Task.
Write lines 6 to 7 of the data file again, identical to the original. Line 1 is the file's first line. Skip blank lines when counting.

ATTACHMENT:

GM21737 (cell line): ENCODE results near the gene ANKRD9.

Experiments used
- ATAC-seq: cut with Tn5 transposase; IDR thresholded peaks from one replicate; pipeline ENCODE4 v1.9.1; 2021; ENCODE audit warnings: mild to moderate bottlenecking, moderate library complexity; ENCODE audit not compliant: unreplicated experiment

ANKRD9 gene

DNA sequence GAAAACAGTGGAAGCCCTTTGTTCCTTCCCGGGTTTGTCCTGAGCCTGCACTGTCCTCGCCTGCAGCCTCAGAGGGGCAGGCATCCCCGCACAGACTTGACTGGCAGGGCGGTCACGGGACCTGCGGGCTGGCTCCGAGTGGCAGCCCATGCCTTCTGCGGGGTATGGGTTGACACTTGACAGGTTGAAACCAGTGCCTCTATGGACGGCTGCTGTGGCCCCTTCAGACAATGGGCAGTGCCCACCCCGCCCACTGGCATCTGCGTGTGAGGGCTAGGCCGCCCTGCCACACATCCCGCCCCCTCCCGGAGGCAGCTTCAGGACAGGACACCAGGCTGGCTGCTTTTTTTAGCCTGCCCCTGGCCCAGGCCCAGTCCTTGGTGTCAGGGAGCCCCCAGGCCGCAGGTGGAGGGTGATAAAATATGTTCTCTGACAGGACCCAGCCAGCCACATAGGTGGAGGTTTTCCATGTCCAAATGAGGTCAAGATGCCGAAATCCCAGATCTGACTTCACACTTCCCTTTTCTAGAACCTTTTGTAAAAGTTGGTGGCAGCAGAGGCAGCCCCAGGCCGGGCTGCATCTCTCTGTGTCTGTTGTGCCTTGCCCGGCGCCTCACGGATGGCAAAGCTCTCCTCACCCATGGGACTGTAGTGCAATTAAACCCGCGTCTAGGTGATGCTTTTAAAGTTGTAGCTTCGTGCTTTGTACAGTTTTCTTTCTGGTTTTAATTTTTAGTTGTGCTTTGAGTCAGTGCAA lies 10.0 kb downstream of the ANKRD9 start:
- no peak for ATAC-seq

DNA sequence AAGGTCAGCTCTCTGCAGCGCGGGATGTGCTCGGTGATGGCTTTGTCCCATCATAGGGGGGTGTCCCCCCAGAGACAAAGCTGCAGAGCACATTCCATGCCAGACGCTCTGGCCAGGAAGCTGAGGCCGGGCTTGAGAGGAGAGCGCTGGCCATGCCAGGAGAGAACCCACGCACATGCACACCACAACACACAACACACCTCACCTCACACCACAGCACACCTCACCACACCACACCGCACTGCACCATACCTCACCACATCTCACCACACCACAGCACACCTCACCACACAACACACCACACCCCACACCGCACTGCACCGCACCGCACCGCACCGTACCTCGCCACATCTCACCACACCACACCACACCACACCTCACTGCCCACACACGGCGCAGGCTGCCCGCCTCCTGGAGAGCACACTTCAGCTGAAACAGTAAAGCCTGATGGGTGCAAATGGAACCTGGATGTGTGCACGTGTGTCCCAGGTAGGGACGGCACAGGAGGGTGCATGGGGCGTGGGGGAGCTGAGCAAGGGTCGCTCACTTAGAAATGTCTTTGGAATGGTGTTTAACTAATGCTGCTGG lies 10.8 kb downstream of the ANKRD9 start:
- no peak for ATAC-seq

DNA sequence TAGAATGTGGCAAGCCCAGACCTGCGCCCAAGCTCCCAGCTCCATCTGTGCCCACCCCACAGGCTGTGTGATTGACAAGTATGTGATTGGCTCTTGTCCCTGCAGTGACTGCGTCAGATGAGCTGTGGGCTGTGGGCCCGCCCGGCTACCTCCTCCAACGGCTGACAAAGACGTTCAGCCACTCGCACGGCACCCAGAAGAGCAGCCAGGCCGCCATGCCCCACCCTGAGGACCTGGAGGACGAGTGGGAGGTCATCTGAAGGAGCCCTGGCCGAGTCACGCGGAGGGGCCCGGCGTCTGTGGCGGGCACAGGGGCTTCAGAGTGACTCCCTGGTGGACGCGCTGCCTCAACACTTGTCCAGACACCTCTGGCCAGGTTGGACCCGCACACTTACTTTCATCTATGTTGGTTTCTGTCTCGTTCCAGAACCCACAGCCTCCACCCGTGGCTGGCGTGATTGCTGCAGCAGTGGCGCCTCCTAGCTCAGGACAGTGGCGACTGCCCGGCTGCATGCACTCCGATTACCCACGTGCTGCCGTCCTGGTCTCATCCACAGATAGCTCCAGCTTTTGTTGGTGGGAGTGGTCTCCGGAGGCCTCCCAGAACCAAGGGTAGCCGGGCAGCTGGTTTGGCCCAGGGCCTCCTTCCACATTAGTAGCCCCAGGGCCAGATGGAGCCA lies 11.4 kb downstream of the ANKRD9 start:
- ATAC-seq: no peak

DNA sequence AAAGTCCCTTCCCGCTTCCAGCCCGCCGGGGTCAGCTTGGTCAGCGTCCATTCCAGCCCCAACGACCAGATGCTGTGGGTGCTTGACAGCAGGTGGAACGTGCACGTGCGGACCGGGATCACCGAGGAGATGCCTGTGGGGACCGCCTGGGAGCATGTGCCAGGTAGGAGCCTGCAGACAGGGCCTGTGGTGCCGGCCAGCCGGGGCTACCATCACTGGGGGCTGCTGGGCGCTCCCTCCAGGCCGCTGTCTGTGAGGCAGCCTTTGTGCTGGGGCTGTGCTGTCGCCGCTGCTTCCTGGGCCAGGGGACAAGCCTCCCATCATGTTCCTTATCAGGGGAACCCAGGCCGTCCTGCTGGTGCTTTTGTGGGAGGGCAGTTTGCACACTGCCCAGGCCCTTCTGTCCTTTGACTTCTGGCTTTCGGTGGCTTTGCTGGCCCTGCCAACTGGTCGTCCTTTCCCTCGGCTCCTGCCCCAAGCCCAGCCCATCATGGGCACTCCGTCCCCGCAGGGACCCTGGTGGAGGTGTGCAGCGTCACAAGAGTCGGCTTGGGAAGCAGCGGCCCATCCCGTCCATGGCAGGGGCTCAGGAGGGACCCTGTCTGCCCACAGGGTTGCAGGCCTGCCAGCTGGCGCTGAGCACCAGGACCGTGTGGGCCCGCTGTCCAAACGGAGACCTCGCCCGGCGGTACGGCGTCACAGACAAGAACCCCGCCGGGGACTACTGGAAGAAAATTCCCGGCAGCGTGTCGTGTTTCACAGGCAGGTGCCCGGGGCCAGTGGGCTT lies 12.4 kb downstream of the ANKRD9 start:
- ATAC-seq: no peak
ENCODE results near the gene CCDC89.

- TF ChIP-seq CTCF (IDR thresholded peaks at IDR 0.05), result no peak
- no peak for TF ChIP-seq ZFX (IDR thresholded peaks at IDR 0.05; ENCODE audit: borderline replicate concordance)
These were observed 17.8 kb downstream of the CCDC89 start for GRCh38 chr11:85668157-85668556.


- no peak for ATAC-seq

DNA sequence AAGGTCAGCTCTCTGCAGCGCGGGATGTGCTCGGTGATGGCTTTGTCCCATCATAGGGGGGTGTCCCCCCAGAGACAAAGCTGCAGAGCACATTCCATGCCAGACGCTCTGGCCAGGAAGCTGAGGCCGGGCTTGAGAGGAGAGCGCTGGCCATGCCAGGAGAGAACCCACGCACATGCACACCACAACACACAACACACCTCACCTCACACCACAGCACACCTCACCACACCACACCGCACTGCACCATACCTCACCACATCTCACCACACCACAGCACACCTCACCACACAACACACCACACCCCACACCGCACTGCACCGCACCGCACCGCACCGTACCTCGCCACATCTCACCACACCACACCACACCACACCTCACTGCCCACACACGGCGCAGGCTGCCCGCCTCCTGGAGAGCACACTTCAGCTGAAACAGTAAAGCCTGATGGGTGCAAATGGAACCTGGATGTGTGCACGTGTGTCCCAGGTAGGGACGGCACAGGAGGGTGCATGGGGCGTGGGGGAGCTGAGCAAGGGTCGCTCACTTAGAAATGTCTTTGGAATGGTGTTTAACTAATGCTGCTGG lies 10.8 kb downstream of the ANKRD9 start: